I left later that year. I got lucky along the way though. I met my now husband and he moved with me to that city that he never been before either. It was impulsive, but it was worth it. It wasn't easy though. We both got really sick that first year because of exposure to a new environment. I wound up in the hospital at one point. I was struggling adjusting to college and I was petrified leaving the apartment aside from going to classes. I never got a job, I went through 2 (horrible) therapists and CBT that never helped me, and I made zero friends the first 2 years of college. But going through that was BETTER than ever staying at my parents. It helped me grow, despite how difficult it was. After those first 2 years, I started making friends at school, I started doing some extracurriculars (not a lot, just whatever my friends could convince me to do), I got engaged, we both moved to outside of the city and I learned how to commute to school, and I got a job that *forced me* to interact with people on a daily basis. As much as I hated that job, it helped with my social skills. My major helped with my social skills with how many god damn presentations I had to do too. (Never again!) Now I'm married, graduated, moved in to my first real home, and about to start a new job actually related to my field of study. All within 5 1/2 years of moving out.

I'm by no means perfect or 100% healed. I still get the rush of anxiety and chest tightness going out in public on my own. I cannot drive through large cities or anywhere I do not know. I can't walk down the street by myself very far. I can't strike up a conversation with a random stranger either. I have issues with aggression when I get mad and I can be controlling at times because of my past. I still deal with depression every day. BUT I'm working through it. I've still come MILES from where I was before. I can at least leave the house, throw myself into new situations instead of avoiding them altogether, and I can carry a conversation if someone else starts it. (I don't know what it is with me and starting conversations. I just can't.) I'm able to make acquaintances and friends easier too.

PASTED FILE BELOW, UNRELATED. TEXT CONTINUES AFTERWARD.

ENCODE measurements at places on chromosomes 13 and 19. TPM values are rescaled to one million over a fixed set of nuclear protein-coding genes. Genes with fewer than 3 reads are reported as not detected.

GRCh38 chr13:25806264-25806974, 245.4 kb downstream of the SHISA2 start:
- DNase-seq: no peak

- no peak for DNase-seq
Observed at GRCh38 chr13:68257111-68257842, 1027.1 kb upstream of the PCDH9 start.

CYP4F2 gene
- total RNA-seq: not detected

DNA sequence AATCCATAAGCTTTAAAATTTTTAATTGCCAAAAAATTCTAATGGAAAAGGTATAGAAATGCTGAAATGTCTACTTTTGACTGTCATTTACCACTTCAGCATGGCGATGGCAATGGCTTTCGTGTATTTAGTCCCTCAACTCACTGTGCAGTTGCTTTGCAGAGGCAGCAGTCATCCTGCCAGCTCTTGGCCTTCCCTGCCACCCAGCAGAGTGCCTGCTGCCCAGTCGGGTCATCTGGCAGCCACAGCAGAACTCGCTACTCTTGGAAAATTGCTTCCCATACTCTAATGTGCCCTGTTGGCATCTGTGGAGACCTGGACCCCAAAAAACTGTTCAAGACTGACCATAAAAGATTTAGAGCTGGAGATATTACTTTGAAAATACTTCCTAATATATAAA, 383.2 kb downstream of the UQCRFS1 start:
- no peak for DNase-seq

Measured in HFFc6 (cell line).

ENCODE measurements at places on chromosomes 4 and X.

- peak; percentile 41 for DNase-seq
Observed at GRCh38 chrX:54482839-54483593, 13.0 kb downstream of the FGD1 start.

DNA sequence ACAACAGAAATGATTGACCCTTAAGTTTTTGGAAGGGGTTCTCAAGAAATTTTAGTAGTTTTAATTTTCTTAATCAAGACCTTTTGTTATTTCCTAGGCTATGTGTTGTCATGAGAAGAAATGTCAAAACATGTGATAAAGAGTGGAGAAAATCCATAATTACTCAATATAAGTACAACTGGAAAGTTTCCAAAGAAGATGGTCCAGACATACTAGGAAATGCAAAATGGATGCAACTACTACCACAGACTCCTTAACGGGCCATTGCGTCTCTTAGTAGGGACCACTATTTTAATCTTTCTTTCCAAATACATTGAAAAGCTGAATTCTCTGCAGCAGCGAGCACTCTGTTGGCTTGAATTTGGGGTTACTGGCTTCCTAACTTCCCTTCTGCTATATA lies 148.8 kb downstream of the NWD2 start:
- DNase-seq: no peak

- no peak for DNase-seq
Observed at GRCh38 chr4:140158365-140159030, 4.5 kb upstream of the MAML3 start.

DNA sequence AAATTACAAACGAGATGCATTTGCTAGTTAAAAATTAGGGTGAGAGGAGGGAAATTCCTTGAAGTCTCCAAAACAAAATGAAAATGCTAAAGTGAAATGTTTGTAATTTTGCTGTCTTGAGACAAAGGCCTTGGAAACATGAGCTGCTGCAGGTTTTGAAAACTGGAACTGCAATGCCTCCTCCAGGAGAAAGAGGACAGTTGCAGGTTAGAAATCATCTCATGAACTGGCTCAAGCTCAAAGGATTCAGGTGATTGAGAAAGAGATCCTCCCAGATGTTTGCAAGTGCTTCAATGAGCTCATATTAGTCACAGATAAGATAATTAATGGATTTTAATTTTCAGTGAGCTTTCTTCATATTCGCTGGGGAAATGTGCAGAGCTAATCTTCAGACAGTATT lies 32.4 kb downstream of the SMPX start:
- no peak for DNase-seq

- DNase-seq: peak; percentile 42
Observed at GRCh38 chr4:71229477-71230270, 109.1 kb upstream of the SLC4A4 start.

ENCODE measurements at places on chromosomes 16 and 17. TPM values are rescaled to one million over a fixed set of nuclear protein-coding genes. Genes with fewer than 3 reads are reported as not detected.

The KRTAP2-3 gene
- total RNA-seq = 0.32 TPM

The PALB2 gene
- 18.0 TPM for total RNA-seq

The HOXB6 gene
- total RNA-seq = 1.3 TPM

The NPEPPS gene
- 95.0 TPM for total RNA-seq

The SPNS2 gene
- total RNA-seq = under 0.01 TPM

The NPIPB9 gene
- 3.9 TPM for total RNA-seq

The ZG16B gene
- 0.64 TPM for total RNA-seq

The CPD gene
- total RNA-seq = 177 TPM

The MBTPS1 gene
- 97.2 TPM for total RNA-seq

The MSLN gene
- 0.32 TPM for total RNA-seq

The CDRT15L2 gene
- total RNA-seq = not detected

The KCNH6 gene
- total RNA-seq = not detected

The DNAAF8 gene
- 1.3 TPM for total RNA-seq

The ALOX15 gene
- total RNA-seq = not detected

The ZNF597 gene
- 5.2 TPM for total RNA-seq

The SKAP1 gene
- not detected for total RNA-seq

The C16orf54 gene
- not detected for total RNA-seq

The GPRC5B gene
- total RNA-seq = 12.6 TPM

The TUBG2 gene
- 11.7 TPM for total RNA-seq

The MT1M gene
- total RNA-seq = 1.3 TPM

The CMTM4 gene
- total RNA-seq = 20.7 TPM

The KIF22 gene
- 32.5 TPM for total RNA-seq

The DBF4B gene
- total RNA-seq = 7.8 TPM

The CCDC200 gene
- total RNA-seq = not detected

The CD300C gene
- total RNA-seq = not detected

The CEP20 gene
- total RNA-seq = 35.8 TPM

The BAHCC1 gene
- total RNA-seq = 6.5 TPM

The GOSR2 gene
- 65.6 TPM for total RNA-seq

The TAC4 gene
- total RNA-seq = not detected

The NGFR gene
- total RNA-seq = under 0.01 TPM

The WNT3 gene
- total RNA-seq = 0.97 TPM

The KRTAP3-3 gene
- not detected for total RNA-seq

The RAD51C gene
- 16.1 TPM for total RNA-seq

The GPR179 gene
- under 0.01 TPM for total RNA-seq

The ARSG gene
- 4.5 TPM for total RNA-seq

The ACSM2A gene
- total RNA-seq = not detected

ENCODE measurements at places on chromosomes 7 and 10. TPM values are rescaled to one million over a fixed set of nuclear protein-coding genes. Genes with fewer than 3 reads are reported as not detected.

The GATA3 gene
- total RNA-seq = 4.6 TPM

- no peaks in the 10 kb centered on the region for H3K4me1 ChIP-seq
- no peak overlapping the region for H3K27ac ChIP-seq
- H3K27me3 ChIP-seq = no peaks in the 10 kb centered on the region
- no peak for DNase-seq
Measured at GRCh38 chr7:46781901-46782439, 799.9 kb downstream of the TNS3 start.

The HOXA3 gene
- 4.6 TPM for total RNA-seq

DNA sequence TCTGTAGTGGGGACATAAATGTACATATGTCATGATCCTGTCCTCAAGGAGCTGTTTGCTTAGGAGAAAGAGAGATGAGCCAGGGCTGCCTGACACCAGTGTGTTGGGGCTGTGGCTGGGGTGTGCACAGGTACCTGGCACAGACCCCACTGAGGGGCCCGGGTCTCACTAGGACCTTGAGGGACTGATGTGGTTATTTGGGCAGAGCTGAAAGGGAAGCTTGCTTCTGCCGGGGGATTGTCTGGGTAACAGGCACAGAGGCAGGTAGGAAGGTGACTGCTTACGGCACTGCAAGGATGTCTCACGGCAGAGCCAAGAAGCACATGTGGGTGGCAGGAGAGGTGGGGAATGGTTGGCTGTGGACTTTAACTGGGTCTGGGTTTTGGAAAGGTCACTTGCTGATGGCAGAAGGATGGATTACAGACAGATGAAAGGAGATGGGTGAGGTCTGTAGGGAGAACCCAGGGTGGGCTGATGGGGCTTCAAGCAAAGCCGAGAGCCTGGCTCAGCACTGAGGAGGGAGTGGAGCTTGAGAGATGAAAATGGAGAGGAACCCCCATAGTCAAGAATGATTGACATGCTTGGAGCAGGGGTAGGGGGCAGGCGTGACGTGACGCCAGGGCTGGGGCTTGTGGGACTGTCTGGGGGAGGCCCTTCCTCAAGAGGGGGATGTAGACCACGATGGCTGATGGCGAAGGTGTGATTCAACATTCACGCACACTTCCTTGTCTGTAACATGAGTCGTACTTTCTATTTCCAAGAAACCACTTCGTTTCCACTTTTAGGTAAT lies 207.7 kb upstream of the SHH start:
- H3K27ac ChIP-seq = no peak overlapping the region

To wrap up a novel of a post, I'm not telling you this to shed light on myself, but rather to SHOW YOU THAT IT CAN BE DONE.

I implore you to do whatever it takes to leave the environment that is making you so unhappy. Pick up a sh!tty job so you can move out, at least that stress will be greatly reduced.
Just don't end it Friendly, please.
Basically do this. Even if you don't have any previous work experience, a lot of customer service businesses will still hire you. It's a scary job, and not always the nicest, but it is a good challenge for your social anxiety. Or find something you really like to do and go volunteer to do that thing -- even volunteering can lead to paying jobs if you network with the right people. Or go to school if you're not already in school. Even if it's to take some elective classes for a few months to explore what you want to do for a living or just out of curiosity. Whatever you do, you need to move out of, or at least distance yourself greatly from, your current situation. You will never heal in that environment, trust me.
 
#10
Hello FriendlyShadow,

Your situation is saddening to read about; I don't know how well I could relate to this since my relationship with my parents isn't the same as with yours, but I do relate to having felt trapped with something and having felt powerless to solve it, because I had felt clueless about what to do, it was more than 5 years ago and I'd cope with crying desperately, the difference is — I had my mother to try and reason with me, you can either wallow in self-pity or do something about it — this is what her advice has always been; I get how easy it is to give in to the former.

There is always hope and ways to fix your situation that are way better than what you seem to be contemplating. It might feel hard at first, but as you go at it, you'll feel better about knowing that you are actually doing what is good for yourself in the long term. Please do not give up.

There is always someone somewhere being in a far worse situation than us (homeless, handicapped...etc) thinking about that can make someone realize how lucky you might be, and that your situation is more treatable than theirs.

I gather your father knows how badly this is affecting you, so you have already done what I would have suggested first, which is talking about it. Maybe he doesn't realize how desperate you feel though, maybe you could try bringing this up on the table again.

Do you have any relatives or friends you could live with? Maybe you could do what PugofCrydee suggested, it might not feel easy, but it'll end up being better.

Always choose life.
 
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LoyalXenite

Well-known member
#13